Brandon: Field of Dreams. Listen, Kevin Costner is brutal in pretty much everything he does. He has done two movies I find an exception to that principle: The Untouchables and Field Of Dreams. And even in the Untouchables he has bad moments. But in FoD, he’s pretty much perfect. His line delivery is great. He really really got in touch with the role and like Evan said, the end is just heart-wrenching every single time.
Baseball movies have some seriously good soundtracks. Favorite?
Evan: The Sandlot
Todd: I don’t really have one.
Brandon: I’m a soundtrack geek. I think the music in the movies can sometimes be the difference. Imagine Jaws without the John Williams theme. That being said, The Natural has the best score by far with Field of Dreams in second. The piece Thomas Newman (Brother of Randy, wrote the soundtrack for The Shawshank Redemption also) wrote for the famous homer scene in the Natural, is one of the best pieces ever to be heard on the big screen.
Do any of the movies you have mentioned have any sentimental value?
Evan: I think I have basically answered this in previous questions, but Field of Dreams is definitely one of those. Same for The Sandlot, which I first saw as a pay-per-view in a hotel while on vacation with my family. My parents really liked The Natural too, and I remember watching that as a little kid, so it’s got strong ties for me.
Todd: Bad News Bears. These movies came out in when I was in little league and junior high ball. To us, Kelly Leake was almost a mythic figure. He was just an inspiration as much as Reggie Jackson.
Brandon: Not really. I think for my dad he would say Field of Dreams because of the father-son connection, but for me, I don’t really have any memorable or meaningful experiences with baseball movies. If I had to give an answer it would be Moneyball. I went to see it with my grandparents and got a call the next day because I forgot to say thank you. Whoops.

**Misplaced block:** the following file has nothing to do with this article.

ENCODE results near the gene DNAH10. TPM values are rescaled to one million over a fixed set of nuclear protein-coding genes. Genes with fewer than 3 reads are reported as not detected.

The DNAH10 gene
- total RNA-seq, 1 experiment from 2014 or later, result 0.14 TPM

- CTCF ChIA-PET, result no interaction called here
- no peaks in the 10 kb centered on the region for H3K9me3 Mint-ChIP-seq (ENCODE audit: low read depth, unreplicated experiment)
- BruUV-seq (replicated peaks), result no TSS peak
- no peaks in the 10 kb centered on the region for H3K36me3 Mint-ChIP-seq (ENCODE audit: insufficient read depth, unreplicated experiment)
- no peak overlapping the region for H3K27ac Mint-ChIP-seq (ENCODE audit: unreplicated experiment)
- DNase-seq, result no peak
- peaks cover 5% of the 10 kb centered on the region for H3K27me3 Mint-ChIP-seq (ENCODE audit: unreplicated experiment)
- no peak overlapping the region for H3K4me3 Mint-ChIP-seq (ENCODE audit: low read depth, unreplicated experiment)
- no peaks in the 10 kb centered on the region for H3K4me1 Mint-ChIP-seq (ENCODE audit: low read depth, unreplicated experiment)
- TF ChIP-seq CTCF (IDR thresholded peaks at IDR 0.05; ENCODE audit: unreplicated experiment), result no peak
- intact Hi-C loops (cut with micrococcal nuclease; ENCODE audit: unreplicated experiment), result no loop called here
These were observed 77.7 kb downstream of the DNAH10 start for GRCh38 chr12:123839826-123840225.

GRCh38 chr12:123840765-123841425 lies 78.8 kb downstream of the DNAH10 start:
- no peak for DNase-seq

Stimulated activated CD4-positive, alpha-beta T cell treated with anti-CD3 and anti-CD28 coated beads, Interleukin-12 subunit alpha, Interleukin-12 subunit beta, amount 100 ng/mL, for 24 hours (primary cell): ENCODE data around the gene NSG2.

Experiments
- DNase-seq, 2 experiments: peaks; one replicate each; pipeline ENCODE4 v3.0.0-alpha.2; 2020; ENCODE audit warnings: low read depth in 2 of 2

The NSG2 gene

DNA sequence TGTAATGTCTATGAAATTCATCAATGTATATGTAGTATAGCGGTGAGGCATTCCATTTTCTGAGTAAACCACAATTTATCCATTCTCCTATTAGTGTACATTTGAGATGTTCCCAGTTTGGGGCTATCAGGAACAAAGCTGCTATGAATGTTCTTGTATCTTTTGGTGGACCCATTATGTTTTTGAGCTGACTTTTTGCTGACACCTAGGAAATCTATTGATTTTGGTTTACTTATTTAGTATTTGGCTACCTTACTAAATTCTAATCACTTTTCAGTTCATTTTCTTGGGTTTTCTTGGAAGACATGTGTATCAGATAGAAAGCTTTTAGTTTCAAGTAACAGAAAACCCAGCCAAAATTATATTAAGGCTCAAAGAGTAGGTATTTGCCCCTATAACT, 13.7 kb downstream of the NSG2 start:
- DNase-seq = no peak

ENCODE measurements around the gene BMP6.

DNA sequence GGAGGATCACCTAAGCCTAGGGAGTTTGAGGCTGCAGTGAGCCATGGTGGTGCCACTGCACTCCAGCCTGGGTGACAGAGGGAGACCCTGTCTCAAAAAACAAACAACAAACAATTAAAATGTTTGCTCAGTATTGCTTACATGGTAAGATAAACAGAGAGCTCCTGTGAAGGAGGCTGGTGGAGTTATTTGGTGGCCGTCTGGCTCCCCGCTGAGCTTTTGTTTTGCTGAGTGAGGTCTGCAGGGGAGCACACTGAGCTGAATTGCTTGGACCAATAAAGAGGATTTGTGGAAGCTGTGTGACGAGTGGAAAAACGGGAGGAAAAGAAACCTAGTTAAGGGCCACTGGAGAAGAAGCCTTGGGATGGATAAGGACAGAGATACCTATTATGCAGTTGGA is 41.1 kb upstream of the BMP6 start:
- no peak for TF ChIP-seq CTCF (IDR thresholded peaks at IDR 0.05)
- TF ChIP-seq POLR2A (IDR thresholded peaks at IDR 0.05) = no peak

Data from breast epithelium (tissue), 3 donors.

If you could make a movie about the Cubs, what would it be based on?
Evan: Probably a junior high kid who hurts his shoulder and is suddenly able to throw so hard that the team finds a way to disregard convention, immediately putting the youngster on the Major League roster. But then they trade for some new guys who don’t like the idea of a kid being in the locker room with them, so they take the problem to management. Flash forward 15 years to the kid now being a burly man with a full beard who travels the globe saving young women from sex trafficking operations. Either way, it’s gotta use the phrase “Funky butt-lovin’.”
Todd: I would do two. The first one would be about the hiring of Joe Maddon. I think it would be cool, a buddy type movie with lots of amazing decisions and characters. [Ed note: Someone cast the role of Joe Maddon and Andrew Friedman.]
The second would be when the Cubs when the World Series, for real. It would follow four different people throughout that last game; there’d be a player, a fan at the game, a kid, and a waitress working. It would also have two old people commenting on the game like those Muppet Show old farts.
Brandon: I think a biopic of PK Wrigley or of Mordecai “Three Finger” Brown. Wrigley owned the team for such a long time and was a fascinating man. You could do a coming-of-age type thing with Brown having to overcome the farming accident and how he managed to stick with baseball.
That pretty much wraps this up. There is a good discussion in all of these questions, so let’s have some more of it. Share your own top 10 and your own answers to the questions down below. And just remember, “If you build it, he will come.”